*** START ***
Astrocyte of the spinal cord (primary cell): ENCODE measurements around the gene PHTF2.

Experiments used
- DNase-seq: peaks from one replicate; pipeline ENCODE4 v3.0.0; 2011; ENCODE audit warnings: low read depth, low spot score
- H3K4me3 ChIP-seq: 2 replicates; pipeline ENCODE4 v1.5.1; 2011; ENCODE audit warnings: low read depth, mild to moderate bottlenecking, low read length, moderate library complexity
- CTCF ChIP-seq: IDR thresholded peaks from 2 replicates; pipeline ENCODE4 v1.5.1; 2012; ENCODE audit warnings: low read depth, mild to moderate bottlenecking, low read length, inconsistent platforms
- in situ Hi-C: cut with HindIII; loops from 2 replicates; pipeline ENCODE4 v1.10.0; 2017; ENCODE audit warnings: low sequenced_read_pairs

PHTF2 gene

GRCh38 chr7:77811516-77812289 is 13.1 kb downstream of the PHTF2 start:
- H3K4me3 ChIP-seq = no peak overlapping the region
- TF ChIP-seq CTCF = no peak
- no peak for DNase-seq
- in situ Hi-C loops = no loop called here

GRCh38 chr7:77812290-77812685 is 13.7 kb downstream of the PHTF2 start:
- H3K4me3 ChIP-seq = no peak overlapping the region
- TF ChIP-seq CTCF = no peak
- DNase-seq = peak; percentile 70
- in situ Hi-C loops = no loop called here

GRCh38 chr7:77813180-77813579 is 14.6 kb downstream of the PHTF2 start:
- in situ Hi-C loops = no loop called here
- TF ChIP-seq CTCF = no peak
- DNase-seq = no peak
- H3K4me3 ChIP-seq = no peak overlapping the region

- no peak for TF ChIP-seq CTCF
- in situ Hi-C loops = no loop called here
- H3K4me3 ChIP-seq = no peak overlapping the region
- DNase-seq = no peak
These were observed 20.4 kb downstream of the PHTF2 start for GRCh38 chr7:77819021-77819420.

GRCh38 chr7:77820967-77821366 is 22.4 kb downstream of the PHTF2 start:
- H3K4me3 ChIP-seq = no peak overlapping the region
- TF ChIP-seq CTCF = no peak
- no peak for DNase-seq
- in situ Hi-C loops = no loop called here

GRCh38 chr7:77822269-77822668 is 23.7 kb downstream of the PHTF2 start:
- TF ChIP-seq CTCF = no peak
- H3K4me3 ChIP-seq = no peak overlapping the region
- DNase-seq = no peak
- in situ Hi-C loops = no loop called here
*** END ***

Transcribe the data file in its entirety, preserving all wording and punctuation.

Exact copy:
Astrocyte of the spinal cord (primary cell): ENCODE measurements around the gene PHTF2.

Experiments used
- DNase-seq: peaks from one replicate; pipeline ENCODE4 v3.0.0; 2011; ENCODE audit warnings: low read depth, low spot score
- H3K4me3 ChIP-seq: 2 replicates; pipeline ENCODE4 v1.5.1; 2011; ENCODE audit warnings: low read depth, mild to moderate bottlenecking, low read length, moderate library complexity
- CTCF ChIP-seq: IDR thresholded peaks from 2 replicates; pipeline ENCODE4 v1.5.1; 2012; ENCODE audit warnings: low read depth, mild to moderate bottlenecking, low read length, inconsistent platforms
- in situ Hi-C: cut with HindIII; loops from 2 replicates; pipeline ENCODE4 v1.10.0; 2017; ENCODE audit warnings: low sequenced_read_pairs

PHTF2 gene

GRCh38 chr7:77811516-77812289 is 13.1 kb downstream of the PHTF2 start:
- H3K4me3 ChIP-seq = no peak overlapping the region
- TF ChIP-seq CTCF = no peak
- no peak for DNase-seq
- in situ Hi-C loops = no loop called here

GRCh38 chr7:77812290-77812685 is 13.7 kb downstream of the PHTF2 start:
- H3K4me3 ChIP-seq = no peak overlapping the region
- TF ChIP-seq CTCF = no peak
- DNase-seq = peak; percentile 70
- in situ Hi-C loops = no loop called here

GRCh38 chr7:77813180-77813579 is 14.6 kb downstream of the PHTF2 start:
- in situ Hi-C loops = no loop called here
- TF ChIP-seq CTCF = no peak
- DNase-seq = no peak
- H3K4me3 ChIP-seq = no peak overlapping the region

- no peak for TF ChIP-seq CTCF
- in situ Hi-C loops = no loop called here
- H3K4me3 ChIP-seq = no peak overlapping the region
- DNase-seq = no peak
These were observed 20.4 kb downstream of the PHTF2 start for GRCh38 chr7:77819021-77819420.

GRCh38 chr7:77820967-77821366 is 22.4 kb downstream of the PHTF2 start:
- H3K4me3 ChIP-seq = no peak overlapping the region
- TF ChIP-seq CTCF = no peak
- no peak for DNase-seq
- in situ Hi-C loops = no loop called here

GRCh38 chr7:77822269-77822668 is 23.7 kb downstream of the PHTF2 start:
- TF ChIP-seq CTCF = no peak
- H3K4me3 ChIP-seq = no peak overlapping the region
- DNase-seq = no peak
- in situ Hi-C loops = no loop called here